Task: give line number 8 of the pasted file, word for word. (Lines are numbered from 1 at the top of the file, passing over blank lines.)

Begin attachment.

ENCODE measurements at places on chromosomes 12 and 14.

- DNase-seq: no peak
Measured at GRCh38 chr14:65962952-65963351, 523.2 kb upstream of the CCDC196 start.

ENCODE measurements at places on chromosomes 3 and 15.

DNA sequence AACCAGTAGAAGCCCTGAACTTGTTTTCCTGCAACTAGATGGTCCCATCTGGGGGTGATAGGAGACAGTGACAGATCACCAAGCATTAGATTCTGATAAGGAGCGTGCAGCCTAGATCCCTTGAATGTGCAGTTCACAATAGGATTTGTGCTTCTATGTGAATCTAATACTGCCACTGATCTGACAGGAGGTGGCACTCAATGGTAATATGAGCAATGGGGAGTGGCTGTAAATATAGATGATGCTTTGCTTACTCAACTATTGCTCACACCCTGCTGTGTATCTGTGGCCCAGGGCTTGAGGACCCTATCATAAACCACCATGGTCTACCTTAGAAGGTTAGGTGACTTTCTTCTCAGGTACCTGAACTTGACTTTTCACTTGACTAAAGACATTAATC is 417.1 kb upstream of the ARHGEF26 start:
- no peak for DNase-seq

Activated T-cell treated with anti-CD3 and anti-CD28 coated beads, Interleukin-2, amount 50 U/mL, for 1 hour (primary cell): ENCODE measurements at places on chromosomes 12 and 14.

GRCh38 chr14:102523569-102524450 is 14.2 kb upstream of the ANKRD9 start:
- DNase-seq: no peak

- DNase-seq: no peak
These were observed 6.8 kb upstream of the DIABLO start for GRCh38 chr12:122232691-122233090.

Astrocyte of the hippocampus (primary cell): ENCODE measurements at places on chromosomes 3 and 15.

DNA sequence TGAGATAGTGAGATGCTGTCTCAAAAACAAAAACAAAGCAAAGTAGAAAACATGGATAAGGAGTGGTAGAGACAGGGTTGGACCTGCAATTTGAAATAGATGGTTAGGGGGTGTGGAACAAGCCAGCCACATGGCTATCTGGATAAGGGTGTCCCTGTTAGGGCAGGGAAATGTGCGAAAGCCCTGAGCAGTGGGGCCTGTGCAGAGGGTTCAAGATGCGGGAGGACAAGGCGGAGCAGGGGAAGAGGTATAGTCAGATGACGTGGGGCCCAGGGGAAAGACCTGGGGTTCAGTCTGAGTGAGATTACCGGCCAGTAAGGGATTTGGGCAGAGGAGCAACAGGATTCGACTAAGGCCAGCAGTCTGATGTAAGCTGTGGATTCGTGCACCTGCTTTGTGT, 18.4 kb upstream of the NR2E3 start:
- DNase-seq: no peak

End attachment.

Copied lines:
GRCh38 chr14:102523569-102524450 is 14.2 kb upstream of the ANKRD9 start: